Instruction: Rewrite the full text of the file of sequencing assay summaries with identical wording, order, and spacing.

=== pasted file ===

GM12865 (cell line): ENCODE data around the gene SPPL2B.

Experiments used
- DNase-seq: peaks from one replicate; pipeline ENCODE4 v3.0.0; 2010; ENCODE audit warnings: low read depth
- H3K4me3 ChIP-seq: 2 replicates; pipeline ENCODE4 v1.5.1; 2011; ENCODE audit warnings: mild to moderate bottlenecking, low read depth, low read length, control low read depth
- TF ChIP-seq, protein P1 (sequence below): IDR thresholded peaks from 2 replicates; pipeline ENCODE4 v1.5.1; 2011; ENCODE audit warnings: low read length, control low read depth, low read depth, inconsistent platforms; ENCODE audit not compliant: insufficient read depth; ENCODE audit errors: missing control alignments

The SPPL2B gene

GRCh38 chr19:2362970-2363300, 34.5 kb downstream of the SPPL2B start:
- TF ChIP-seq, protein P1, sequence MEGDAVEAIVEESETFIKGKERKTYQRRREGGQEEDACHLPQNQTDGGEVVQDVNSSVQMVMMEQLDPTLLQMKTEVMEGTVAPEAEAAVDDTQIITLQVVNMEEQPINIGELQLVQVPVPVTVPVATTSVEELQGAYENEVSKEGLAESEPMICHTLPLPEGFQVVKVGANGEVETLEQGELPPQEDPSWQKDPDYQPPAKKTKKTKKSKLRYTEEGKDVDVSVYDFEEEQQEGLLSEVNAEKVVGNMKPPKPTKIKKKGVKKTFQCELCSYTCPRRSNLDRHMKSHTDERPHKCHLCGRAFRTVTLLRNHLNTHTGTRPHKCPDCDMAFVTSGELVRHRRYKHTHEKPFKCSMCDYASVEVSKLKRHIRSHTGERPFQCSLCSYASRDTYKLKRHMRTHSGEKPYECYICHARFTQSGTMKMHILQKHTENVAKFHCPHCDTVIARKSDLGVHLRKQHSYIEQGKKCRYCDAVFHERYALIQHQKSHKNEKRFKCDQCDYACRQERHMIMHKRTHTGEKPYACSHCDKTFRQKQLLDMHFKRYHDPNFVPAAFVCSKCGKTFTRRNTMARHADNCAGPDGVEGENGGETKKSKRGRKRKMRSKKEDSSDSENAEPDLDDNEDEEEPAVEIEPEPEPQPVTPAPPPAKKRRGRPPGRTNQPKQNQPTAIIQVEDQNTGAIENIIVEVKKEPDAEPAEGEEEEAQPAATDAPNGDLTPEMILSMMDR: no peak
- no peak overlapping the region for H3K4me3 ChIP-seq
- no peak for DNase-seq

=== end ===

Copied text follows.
GM12865 (cell line): ENCODE data around the gene SPPL2B.

Experiments used
- DNase-seq: peaks from one replicate; pipeline ENCODE4 v3.0.0; 2010; ENCODE audit warnings: low read depth
- H3K4me3 ChIP-seq: 2 replicates; pipeline ENCODE4 v1.5.1; 2011; ENCODE audit warnings: mild to moderate bottlenecking, low read depth, low read length, control low read depth
- TF ChIP-seq, protein P1 (sequence below): IDR thresholded peaks from 2 replicates; pipeline ENCODE4 v1.5.1; 2011; ENCODE audit warnings: low read length, control low read depth, low read depth, inconsistent platforms; ENCODE audit not compliant: insufficient read depth; ENCODE audit errors: missing control alignments

The SPPL2B gene

GRCh38 chr19:2362970-2363300, 34.5 kb downstream of the SPPL2B start:
- TF ChIP-seq, protein P1, sequence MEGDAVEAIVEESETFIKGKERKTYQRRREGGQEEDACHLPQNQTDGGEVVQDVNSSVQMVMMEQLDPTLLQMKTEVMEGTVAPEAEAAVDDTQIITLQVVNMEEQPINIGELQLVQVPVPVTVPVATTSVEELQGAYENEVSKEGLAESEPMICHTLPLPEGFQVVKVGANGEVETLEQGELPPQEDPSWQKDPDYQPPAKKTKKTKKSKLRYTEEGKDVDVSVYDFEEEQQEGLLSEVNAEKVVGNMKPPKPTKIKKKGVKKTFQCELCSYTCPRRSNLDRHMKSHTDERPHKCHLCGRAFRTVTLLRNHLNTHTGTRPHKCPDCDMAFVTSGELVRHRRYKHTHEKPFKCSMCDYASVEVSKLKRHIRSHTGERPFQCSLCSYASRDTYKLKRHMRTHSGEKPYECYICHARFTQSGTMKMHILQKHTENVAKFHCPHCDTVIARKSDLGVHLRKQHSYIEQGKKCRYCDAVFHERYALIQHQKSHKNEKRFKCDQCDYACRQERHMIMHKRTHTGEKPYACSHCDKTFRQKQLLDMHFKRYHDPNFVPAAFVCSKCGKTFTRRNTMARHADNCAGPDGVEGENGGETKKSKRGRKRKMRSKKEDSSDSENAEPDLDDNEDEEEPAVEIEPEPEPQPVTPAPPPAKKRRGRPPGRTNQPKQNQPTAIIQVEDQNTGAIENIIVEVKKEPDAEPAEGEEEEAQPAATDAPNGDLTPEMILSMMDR: no peak
- no peak overlapping the region for H3K4me3 ChIP-seq
- no peak for DNase-seq